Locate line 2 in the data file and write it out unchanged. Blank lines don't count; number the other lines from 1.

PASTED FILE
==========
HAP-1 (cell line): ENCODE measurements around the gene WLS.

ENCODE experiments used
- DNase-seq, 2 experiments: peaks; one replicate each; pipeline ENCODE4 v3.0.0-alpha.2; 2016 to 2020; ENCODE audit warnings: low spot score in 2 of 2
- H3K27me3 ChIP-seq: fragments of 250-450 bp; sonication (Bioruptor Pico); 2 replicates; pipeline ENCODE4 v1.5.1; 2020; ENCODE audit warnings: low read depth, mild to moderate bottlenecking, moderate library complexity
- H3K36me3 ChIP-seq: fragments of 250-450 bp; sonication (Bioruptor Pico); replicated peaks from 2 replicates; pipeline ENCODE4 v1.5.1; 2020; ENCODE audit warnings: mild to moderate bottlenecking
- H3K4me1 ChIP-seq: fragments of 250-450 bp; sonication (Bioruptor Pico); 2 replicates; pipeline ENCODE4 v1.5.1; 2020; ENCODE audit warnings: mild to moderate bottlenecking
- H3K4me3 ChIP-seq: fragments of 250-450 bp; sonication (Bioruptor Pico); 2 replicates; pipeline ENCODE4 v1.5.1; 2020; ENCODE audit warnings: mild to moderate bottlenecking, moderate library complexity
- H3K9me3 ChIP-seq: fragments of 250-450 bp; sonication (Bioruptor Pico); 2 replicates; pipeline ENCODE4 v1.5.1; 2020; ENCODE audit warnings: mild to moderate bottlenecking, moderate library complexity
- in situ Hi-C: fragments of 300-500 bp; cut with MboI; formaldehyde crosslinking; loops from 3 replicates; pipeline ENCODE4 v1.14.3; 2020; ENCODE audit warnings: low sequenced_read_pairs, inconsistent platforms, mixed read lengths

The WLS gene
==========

ENCODE experiments used